65daysofstatic: 'The most crucial role for an artist these days is to try and imagine better futures'
- Arusa Qureshi
- 23 April 2020
Paul Wolinski of the Sheffield experimental band discusses recent projects, political influences and new ways of working
Since the release of their first full-length in 2004, Sheffield instrumentalists 65daysofstatic have been steadily evolving, sonically growing arms and legs in all directions. Last year's replicr is a product of this continual transfiguration, the album itself built out of the debris of previous projects and new ways of working.
'It's very much a studio record, or at least we set out to make it without worrying about how we would play these songs live.' Paul Wolinski explains. 'Because in the studio, it felt like we were four co-producers rather than four musicians who had any clearly defined goals. It was really freeing and exciting to make this record. And we were really proud of where we managed to get to.'
Certainly, replicr's melancholic and stark terrain feels like the score to a 21st century-specific existential crisis, and for Wolinski and the rest of the band, it's been impossible not to feel that need to respond to the state of our current social and political climate in their works.
'Everything we do is entirely influenced by the political situation and the world, much more so than other kinds of music we listen to.' He says. 'I think that the most crucial role for an artist these days is to try and imagine better futures. If no one could even imagine better futures, then I don't know how as a civilisation we can ever head in the right direction. And that's a good role but that requires a certain amount of utopian thinking, which is not something that comes naturally to 65days!'
Replicr follows the quartet's unexpected foray into the world of videogames with their expansive and cinematic companion soundtrack to the 2016 hit game No Man's Sky. The project took more or less three years, after which the band turned their attention to Decomposition Theory, a project based on algorithmic and live generative music techniques which they toured across the UK and Europe.
'Rather than playing songs that people knew, we were doing shows where it was different every single night because it was all being generated in real time and that was really interesting. We amassed a huge amount of material and slowly that started to be refined and evolved into what would become the last record.
'Because of how big the No Man's Sky project was and because of how long the album was,' Wolinski continues, 'what we actually really wanted to do was make a record that was very tight and focused and maybe like 40, 45 minutes in length. And that's exactly what we did.'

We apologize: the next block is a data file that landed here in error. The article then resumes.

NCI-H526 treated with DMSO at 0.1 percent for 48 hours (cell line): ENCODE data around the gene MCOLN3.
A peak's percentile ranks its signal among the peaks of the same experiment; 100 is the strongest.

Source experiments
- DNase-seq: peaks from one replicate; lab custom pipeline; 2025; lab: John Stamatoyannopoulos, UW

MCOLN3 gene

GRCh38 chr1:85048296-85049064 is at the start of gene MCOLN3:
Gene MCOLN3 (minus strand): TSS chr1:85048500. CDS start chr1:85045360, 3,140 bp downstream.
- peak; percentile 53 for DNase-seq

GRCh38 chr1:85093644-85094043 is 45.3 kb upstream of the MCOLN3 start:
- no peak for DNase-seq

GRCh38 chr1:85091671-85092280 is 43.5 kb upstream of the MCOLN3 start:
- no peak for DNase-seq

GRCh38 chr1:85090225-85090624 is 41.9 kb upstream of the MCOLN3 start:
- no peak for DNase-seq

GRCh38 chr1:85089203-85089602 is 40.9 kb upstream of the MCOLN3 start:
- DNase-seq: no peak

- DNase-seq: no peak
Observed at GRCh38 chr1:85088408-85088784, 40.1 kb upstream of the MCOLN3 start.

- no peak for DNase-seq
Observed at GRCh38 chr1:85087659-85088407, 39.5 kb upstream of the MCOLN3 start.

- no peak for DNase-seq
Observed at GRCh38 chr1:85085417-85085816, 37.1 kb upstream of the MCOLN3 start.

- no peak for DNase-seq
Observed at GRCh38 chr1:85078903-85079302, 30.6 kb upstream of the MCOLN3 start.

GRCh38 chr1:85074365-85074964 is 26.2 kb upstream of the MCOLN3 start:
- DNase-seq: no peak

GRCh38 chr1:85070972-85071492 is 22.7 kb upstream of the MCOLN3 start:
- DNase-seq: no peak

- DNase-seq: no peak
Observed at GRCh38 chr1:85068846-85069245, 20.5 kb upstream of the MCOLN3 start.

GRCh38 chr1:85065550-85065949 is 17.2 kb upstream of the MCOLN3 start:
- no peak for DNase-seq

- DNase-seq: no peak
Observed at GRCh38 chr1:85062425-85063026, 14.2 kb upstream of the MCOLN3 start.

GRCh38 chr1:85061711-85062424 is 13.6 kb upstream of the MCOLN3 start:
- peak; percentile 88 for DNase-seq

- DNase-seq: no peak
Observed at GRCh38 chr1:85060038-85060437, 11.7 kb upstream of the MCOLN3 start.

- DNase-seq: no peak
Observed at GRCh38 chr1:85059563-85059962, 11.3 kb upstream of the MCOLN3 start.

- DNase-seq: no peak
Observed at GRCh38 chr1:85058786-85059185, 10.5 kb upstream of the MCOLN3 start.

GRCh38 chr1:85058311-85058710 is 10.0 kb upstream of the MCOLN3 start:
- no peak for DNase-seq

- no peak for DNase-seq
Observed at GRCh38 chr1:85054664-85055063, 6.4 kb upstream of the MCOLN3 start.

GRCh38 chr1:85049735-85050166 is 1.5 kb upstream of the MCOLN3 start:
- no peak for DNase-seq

Alongside the material that made the record, there was plenty more that the band were reluctant to part with, and with good reason too, as Wolinski notes. 'We had literally hours more material that we really, really liked. But we didn't want to just release this kind of sprawling triple album or something like that. We wanted that short statement.'
So with this in mind, 65days launched A Year of Wreckage in May 2019, a year-long project delivered via Bandcamp, with a new release for subscribers each month. 'A Year of Wreckage was a way of not compromising the record that we wanted to make, while also finding a platform for all the material that existed around it. We tried to make each release different so sometimes it would be a really long kind of drone EP and other times, it's just loads of crazy break beats and glitchy rhythms. Or one of them's full of pianos and tape hiss. It's been nice not working with a record label and just being able to do it ourselves, directly with the fans.'
Though the project has now come to a close, it's been a largely positive experience for both the band and the fans that have signed up, offering something unique and personal. For now though, the band are looking ahead to their postponed tour, which was originally due to take place in May.
'We were always most excited about playing our new material live and there's a good chunk of the record that's sounding really good,' Wolinski says, returning to our discussion about taking replicr on the road. 'But we've also made an effort to refresh our back catalogue. So we're revisiting some old songs that we've probably not played for seven or eight years or even longer, and we're going to squeeze them into the set somehow.'
While this short tour represents the end of one substantial creative arc for the band that in some ways started in 2017, fans will no doubt be pleased to see 65days with their epic soundscapes, both old and new, before they inevitably return to the frontline with their next big experiment.
65daysofstatic's May tour dates have been postponed. They play Gorilla, Manchester, Wed 16 Dec; Summerhall, Edinburgh, Thu 17 Dec.